This week at NECC 2009 I definitely had my eyes opened to the web 2.0 debate. For me, it’s never really been a debate. When I started learning more about the technologies that are available to teachers and students through web-based applications, I jumped right on the bus. As a sat in a panel discussion moderated by Steve Hargadon, founder of Classroom 2.0, it was interesting to see that not everyone is feeling that way. Somehow I had envisioned that the others attending the National Educational Computing Conference were like minded and up to speed on the same ed tech trends. I was truly taken aback by the numerous people who I overheard questioning what exactly web 2.0 is anyways. I’m certainly not saying there’s anything wrong with it (now I sound like Seinfeld), but I was surprised that there are still those who are totally unaware of the tools and resources that are available to enhance learning and teaching today.
One of the best questions that was asked during that panel was something to the effect of the following: Is Web 2.0 just a fad? A passing trend? Many responses were shared by the panel, but I have been thinking heavily on this topic ever since.
The term “Web 2.0” by nature sounds as if it is just a fad. When we add a number to something, it sounds as if it is going to be replaced by another version new and improved. There is already talk about Web 3.0. In education, we are constantly faced with a pendulum swing of methods and philosophies. How can we expect educators to want to learn more about a trend that, by name, seems to be something that will pass? Why would they want to? There are plenty of web 2.0 companies that haven’t survived. As one panel member pointed out, free doesn’t tend to be a good business model. If we are constrained to seeing Web 2.0 as a compilation of web based tools, then I am afraid that it will be a passing fad – or at least it will be viewed that way by a great percentage of educators.
Instead, we must stop looking at web 2.0 as a collection of tools and more as a different mind set. What can these web-based tools offer to teachers and students? First, I believe it offers a voice. Great change in history has come from when brave individuals discovered their voices and found ways to share them with the world – from Martin Luther and the 95 Theses he nailed on the Catholic church in Wittenberg to Anne Frank and the memories she recorded while hiding in the attic of a home in Amsterdam to the students of Erin Gruwell‘s high school English classes who came to be known as the Freedom Writers. These people effected change and drew attention to important issues because of their ability to find a way to share their stories. Collaborative and sharing tools that are free and web-based have made it possible for our students to have a voice – to share their stories and learn the stories of others.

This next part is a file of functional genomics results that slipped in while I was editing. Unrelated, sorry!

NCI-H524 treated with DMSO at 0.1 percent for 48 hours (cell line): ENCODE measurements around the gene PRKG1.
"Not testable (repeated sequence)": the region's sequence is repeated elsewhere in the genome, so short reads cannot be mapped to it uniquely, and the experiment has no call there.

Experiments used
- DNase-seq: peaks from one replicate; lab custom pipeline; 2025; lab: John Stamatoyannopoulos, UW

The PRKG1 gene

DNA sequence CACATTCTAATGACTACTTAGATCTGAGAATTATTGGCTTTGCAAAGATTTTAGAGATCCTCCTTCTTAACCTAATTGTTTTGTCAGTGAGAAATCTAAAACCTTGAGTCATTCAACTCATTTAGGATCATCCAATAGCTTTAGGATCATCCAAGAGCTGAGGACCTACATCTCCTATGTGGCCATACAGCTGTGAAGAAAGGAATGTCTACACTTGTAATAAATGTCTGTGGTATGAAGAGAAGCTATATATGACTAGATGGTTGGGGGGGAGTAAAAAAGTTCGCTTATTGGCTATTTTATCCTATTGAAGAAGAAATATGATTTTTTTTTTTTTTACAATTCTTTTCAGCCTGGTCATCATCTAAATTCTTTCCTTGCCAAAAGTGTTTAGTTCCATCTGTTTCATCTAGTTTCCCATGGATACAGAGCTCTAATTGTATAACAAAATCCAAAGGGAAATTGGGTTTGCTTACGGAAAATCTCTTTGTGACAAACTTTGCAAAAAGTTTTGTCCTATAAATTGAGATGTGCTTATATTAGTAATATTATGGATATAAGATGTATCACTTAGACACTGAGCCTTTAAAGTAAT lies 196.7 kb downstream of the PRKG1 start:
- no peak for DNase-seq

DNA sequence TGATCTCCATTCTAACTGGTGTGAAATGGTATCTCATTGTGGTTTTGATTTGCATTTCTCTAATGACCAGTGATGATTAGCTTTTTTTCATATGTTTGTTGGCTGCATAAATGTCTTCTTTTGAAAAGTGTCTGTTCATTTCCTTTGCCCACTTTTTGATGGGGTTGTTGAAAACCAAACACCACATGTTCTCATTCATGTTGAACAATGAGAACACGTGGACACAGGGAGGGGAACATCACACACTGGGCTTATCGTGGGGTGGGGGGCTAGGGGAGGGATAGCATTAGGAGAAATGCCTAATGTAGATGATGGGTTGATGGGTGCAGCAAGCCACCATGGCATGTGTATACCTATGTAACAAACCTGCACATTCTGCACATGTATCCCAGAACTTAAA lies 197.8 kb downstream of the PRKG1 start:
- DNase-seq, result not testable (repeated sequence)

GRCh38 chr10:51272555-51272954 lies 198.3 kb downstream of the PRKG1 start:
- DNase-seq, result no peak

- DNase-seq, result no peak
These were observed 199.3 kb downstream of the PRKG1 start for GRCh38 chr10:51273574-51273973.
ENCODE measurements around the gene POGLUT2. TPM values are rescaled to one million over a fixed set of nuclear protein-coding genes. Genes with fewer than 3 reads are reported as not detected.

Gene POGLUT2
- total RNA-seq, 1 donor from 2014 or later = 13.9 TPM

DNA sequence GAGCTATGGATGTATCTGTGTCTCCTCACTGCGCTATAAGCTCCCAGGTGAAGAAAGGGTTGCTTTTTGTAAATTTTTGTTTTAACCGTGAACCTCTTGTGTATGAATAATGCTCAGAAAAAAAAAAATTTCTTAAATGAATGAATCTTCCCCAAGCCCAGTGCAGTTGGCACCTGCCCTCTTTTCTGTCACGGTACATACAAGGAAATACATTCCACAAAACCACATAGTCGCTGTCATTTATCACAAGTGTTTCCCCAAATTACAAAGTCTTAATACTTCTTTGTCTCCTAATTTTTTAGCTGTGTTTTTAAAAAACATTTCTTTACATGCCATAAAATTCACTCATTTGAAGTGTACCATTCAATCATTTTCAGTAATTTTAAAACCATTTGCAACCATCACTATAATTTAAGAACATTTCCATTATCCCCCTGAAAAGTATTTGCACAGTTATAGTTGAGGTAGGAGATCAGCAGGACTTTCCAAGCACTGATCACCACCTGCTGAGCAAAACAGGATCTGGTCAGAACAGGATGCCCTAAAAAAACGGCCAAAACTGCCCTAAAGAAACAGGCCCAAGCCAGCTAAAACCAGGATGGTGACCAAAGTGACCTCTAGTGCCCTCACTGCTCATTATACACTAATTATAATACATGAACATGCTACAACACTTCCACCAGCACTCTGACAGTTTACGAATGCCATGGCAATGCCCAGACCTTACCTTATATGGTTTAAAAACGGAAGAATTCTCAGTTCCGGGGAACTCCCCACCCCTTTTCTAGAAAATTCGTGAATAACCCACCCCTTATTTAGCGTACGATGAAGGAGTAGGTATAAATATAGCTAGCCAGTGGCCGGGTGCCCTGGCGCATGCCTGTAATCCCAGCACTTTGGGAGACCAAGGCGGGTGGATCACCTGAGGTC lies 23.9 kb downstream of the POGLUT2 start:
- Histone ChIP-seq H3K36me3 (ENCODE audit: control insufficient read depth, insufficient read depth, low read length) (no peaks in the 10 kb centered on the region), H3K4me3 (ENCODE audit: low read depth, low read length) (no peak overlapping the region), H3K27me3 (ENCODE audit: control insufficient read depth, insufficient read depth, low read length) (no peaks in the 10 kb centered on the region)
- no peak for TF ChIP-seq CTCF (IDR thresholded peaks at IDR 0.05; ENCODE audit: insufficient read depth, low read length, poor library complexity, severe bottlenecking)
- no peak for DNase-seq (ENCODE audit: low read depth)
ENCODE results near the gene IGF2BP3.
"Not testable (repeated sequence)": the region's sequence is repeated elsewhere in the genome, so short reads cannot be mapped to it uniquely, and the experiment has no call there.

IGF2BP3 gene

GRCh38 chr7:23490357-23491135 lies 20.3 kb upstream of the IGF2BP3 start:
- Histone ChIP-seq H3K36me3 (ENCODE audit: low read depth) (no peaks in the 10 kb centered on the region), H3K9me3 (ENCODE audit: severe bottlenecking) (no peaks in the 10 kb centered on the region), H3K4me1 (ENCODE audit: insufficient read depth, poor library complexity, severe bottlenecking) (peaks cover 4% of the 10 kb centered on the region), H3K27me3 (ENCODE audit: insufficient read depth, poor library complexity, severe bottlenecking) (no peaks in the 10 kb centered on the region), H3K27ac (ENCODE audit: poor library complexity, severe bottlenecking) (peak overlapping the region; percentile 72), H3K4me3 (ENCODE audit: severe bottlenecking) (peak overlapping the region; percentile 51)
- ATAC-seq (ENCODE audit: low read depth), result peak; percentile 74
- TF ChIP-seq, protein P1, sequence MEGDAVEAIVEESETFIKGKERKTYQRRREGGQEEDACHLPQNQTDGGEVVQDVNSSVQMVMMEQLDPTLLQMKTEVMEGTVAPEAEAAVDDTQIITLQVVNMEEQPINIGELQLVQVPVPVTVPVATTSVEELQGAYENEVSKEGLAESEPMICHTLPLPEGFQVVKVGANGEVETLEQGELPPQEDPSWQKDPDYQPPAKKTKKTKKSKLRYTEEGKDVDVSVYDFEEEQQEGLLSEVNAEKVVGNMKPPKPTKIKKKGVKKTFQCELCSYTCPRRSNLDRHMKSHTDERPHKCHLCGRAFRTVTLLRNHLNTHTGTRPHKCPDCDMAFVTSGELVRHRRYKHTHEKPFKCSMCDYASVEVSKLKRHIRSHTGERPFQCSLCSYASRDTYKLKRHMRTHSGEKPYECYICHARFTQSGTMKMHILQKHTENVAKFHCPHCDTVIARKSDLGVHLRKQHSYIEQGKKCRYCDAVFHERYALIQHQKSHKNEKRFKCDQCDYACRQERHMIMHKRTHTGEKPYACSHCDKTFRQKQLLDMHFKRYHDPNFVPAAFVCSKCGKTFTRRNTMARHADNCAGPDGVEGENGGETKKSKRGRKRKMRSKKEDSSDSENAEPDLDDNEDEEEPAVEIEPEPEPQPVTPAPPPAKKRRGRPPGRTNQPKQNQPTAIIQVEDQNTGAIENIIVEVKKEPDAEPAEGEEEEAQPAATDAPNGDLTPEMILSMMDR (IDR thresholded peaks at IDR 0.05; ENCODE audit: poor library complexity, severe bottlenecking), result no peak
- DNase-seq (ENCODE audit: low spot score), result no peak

Teachers also have the ability to benefit greatly from web-based technologies such as Twitter, nings, Facebook and other social networking sites. For me, these web 2.0 applications have re-opened the world of learning for me as a professional. Through connections that teachers can freely develop, we have the opportunity to make self-driven learning decisions without regard to cost, geography or time constraints. While I may not be able to glean relevant and applicable learning from all the required workshops that I must attend, I know that I can investigate current trends in education for the benefit of myself and my students. Frankly, I believe that the successful implementation of these new opportunities for classrooms must begin with the teacher’s learning. It is my belief that it isn’t until the classroom teacher experiences the powerful results of these online networks that they can truly foster this learning in their students.
So, is Web 2.0 a trend? I think the term itself will, in fact, fall to the wayside. Actually, I hope it will. I can’t imagine that the opportunities that come from what these web-based applications have to offer will go away. I know that my learning and teaching have truly been transformed. Why will students give up the chance to be connected global learners? Will teachers? I hope not. So if you aren’t diving into the tools being offered through this transformative trend in education, start now. Don’t do it because it is “popular.” Investigate these trends and opportunities because you can benefit from them greatly – both personal and professional. Try it. Don’t start with your students. Start with you!
Filed under: 21st Century